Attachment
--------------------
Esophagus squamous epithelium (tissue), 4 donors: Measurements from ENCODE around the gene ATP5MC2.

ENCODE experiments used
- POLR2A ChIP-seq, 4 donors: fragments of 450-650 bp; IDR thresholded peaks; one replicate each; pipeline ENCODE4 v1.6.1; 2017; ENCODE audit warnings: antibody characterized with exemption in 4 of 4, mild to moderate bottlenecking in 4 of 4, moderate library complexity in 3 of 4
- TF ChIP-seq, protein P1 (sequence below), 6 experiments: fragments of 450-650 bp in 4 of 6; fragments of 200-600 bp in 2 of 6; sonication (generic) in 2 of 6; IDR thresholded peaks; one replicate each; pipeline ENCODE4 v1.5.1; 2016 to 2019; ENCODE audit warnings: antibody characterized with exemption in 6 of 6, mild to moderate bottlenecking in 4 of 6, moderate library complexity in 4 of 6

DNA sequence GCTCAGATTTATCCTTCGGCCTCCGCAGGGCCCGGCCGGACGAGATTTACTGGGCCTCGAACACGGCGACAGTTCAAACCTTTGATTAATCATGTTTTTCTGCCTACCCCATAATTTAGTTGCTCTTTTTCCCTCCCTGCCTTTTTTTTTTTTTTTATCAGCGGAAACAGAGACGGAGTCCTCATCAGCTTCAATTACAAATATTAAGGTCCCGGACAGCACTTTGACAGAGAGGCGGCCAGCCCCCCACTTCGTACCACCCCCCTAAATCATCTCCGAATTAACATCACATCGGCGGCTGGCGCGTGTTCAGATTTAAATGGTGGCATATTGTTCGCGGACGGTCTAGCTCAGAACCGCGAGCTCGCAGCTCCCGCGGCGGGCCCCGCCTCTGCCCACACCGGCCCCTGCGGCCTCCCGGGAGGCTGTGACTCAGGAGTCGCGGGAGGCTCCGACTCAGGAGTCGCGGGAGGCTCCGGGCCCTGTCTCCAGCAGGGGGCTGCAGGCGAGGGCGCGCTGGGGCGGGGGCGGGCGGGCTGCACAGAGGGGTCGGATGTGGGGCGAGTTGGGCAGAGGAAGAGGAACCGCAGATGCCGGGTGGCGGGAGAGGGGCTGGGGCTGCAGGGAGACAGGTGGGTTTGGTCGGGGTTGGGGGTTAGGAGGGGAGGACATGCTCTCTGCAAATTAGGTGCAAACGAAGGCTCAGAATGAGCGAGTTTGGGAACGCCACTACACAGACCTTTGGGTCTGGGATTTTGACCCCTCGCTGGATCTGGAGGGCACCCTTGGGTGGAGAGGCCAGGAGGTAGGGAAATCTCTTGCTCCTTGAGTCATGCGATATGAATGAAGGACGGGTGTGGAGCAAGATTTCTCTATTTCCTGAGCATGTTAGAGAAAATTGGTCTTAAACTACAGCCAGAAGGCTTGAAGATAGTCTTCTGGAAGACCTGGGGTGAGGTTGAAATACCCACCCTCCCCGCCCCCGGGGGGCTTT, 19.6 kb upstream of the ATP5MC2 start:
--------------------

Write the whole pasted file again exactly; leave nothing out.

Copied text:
Esophagus squamous epithelium (tissue), 4 donors: Measurements from ENCODE around the gene ATP5MC2.

ENCODE experiments used
- POLR2A ChIP-seq, 4 donors: fragments of 450-650 bp; IDR thresholded peaks; one replicate each; pipeline ENCODE4 v1.6.1; 2017; ENCODE audit warnings: antibody characterized with exemption in 4 of 4, mild to moderate bottlenecking in 4 of 4, moderate library complexity in 3 of 4
- TF ChIP-seq, protein P1 (sequence below), 6 experiments: fragments of 450-650 bp in 4 of 6; fragments of 200-600 bp in 2 of 6; sonication (generic) in 2 of 6; IDR thresholded peaks; one replicate each; pipeline ENCODE4 v1.5.1; 2016 to 2019; ENCODE audit warnings: antibody characterized with exemption in 6 of 6, mild to moderate bottlenecking in 4 of 6, moderate library complexity in 4 of 6

DNA sequence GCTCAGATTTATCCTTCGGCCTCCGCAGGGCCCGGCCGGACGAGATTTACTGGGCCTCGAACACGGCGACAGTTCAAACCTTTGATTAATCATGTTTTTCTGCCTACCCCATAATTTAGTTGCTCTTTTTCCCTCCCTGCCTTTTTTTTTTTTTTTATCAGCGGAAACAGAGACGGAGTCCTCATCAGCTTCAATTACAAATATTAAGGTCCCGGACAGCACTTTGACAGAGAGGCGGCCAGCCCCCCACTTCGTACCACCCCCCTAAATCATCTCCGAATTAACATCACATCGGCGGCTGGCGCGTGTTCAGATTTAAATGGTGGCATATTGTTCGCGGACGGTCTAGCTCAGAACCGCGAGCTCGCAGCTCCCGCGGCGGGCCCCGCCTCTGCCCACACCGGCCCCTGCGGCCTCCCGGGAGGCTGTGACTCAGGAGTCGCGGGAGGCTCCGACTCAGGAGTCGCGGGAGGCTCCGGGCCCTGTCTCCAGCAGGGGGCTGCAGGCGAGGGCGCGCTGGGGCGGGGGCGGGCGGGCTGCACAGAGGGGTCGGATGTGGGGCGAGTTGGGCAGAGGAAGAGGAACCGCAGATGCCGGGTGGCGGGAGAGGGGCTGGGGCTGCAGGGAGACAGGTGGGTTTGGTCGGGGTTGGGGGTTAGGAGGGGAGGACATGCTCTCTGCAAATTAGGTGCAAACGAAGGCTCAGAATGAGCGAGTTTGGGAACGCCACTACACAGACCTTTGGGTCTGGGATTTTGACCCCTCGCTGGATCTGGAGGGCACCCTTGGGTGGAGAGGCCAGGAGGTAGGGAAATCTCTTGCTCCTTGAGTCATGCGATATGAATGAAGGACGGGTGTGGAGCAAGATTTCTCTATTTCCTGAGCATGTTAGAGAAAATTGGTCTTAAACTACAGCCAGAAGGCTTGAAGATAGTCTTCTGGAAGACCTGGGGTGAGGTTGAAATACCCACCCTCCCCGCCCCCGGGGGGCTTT, 19.6 kb upstream of the ATP5MC2 start: